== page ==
Setting a goal of being MVP of an all-star football game is risky. There are too many uncontrollable variables like playing time and dependence on teammates you’ve never played with.

Summertime all-star football games are often sloppy. They occur 7-8 months since most of the players have donned pads and played in a game. Offensive players have just a few days to adjust to their teammates, much less a scheme, and develop any kind of timing or rhythm.

But all those challenges were no problem for former Brownwood High School quarterback Tommy Bowden, whose pregame goals for the June 8 Myrle Greathouse All-Star Classic in Abilene were to win the game and be named the Offensive MVP. The left-handed Bowden led the Blue Team to a 60-13 win over the Red Team by completing 15 of 18 passes for 263 yards, four touchdowns and no interceptions. Bowden also rushed for two touchdowns and was named the game’s Offensive MVP, an award named for former legendary Brownwood coach Gordon Wood.

“It was a fun game to play in. I had a great bunch of guys to play with,” Bowden said. “I was still in good physical condition from running track, and the heat didn’t bother me. We ran a lot of RPOs (run-pass options), and I love that offense.”

The Myrle Greathouse Classic capped a weeklong Big Country Area Fellowship of Christian Athletes (FCA) Festival that included all-star games in basketball, baseball, softball, volleyball and football played in Brownwood, San Angelo and Abilene.

Bowden’s strong all-star performance figures to serve as a nice springboard into his next challenge — being one of 10-12 quarterbacks vying to stick with the NCAA Division III national championship team at Mary Hardin-Baylor. The Crusaders, or Cru as they are known around their Belton campus, won the 2016 and 2018 NCAA III national championships, and were the national runner-up in 2017. They have a 44-1 record over the last three seasons.

Like other D-III football programs, UMHB draws about 150 players each year and sees which ones will stick it out and stay with the team, which offers academic scholarships but can’t offer athletic scholarships.

“It’s ironic. Lamar, which is Division I, recruited Tommy later on, and they have five quarterbacks on their roster because they’re limited on how many players they can have on scholarship. But UMHB, which is Division III and doesn’t give athletic scholarships, can have as many players as they want. They will have 10 to 12 quarterbacks, and five or six have already been there for a year or longer,” said Brad Bowden, Tommy’s dad and a former Brownwood assistant coach.

Tommy Bowden said he didn’t mind all the competition at quarterback, which includes two players that started games for the Cru last season.

“If you want to be the best, you have to go to the best team and play the best opponents,” Tommy said. “I may not play as soon as I would have at another school, but in the long run, playing at a program like UMHB will make me the best player I can be. They have a national championship mentality, and that’s attractive as a player.”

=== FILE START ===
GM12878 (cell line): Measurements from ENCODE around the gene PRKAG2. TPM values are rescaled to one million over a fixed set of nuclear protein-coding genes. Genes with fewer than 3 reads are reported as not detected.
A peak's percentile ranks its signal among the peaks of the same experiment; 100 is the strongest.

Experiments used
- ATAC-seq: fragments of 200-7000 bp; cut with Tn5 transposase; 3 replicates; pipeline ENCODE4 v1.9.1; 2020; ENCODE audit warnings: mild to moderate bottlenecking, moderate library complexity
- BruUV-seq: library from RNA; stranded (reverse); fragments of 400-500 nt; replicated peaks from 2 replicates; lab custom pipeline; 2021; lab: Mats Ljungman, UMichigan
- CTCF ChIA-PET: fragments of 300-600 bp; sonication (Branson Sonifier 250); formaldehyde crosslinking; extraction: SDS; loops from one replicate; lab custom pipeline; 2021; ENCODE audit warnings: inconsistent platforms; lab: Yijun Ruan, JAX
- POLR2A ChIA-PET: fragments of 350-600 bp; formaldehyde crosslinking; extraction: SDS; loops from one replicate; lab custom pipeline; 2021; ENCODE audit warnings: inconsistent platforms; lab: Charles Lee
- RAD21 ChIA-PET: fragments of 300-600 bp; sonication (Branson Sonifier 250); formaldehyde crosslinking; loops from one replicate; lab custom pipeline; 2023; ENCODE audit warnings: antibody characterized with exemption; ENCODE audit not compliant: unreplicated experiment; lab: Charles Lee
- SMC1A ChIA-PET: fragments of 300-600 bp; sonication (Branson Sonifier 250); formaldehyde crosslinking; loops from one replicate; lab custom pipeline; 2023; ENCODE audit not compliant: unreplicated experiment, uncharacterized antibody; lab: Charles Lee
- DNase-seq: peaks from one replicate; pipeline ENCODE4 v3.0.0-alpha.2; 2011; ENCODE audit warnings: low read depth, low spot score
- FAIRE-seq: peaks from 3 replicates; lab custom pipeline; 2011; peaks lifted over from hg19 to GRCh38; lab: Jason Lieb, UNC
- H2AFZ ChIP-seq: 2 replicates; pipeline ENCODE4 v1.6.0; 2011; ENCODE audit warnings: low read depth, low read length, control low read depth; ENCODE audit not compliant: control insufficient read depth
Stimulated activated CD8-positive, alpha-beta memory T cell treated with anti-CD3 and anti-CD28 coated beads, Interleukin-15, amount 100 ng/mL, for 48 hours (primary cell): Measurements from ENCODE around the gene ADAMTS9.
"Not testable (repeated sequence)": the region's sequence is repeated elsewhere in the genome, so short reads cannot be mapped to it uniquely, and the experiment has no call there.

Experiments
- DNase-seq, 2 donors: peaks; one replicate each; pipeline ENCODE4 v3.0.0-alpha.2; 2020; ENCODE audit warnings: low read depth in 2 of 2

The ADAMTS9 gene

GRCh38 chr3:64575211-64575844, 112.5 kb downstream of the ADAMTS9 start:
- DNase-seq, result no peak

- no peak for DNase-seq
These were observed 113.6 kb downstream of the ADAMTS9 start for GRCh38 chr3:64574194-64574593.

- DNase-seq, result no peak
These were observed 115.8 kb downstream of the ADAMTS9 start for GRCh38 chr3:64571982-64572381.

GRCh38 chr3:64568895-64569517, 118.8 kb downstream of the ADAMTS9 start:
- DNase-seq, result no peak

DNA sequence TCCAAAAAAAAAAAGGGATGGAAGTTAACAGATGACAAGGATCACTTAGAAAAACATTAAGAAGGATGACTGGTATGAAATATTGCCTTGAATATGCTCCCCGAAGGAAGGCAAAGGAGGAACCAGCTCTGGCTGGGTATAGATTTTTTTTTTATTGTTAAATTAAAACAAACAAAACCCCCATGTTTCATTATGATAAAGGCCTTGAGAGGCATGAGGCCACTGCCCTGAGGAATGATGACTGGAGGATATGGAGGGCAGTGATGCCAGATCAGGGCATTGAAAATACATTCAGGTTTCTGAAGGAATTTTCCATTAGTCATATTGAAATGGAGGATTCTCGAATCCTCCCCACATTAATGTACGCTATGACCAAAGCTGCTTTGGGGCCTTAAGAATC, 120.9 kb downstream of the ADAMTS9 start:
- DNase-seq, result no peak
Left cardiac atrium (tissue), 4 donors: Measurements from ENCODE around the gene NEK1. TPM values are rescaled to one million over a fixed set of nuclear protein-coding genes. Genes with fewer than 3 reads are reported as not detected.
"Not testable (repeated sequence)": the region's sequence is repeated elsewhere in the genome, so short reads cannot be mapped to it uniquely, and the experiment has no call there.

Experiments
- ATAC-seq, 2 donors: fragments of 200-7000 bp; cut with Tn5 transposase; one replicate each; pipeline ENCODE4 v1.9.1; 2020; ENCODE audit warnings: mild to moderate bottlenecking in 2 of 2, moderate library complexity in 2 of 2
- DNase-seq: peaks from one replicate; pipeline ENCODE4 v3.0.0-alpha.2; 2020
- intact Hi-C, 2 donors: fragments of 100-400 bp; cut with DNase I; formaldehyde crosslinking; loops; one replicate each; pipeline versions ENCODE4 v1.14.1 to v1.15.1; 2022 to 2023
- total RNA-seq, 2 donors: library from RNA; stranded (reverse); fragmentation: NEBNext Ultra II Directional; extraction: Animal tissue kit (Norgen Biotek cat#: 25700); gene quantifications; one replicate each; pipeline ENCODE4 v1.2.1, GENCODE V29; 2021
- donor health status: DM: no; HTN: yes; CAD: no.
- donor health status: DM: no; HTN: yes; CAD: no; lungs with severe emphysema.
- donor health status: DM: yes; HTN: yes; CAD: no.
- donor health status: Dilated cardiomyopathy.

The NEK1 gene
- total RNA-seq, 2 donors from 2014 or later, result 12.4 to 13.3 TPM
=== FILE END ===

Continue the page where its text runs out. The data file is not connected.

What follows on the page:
Tommy Bowden put up plenty of impressive statistics as Brownwood’s starting quarterback in 2017 and 2018. During the last two seasons, Tommy passed for 4,458 yards and 42 touchdowns, plus he rushed for 1,309 yards and 24 TDs. During the 2017 season, he passed for 26 TDs against only one interception.

He was named the 2018 District 5-4A Offensive MVP in a district that included state champion Waco La Vega and perennial statewide powers Stephenville and China Spring.

The only thing missing from Tommy’s high school football resume was a lot of wins. Brownwood was 10-11 in his two seasons as a starter and lost in bidistrict both years.

“Obviously, I wish our team had done better,” Tommy said. “But I can honestly say that I left it all on the field at every practice and in every game.”

Tommy also ran track for Brownwood, and as a senior this spring, he helped the Lions win the Region I-4A team championship and finish fourth at the UIL state meet. Tommy ran personal-best times of 14.50 seconds in the 110-meter hurdles and 39.81 in the 300 hurdles while finishing fourth and seventh, respectively, at state.

Tommy benefitted from the help of BHS assistant coach Jessica Withrow, a former girls’ 300 hurdles state champion at Muleshoe more than a decade ago.

“I ran track to stay in shape for football, and I was always ready for it to be over. But I actually enjoyed track this year with Coach Withrow,” Tommy said.

“I knew she won state in the hurdles and helped ACU (Abilene Christian University) win a national championship. I knew all she could do was help me, and she did.”

Tommy, who will be moving to Belton and UMHB, won’t be the only Bowden relocating this summer. Brad will be a football and track coach at China Spring starting this fall.